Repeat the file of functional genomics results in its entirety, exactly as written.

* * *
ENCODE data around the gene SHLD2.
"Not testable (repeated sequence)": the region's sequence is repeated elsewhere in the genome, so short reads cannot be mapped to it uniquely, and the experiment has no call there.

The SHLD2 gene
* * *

ENCODE data around the gene SHLD2.
"Not testable (repeated sequence)": the region's sequence is repeated elsewhere in the genome, so short reads cannot be mapped to it uniquely, and the experiment has no call there.

The SHLD2 gene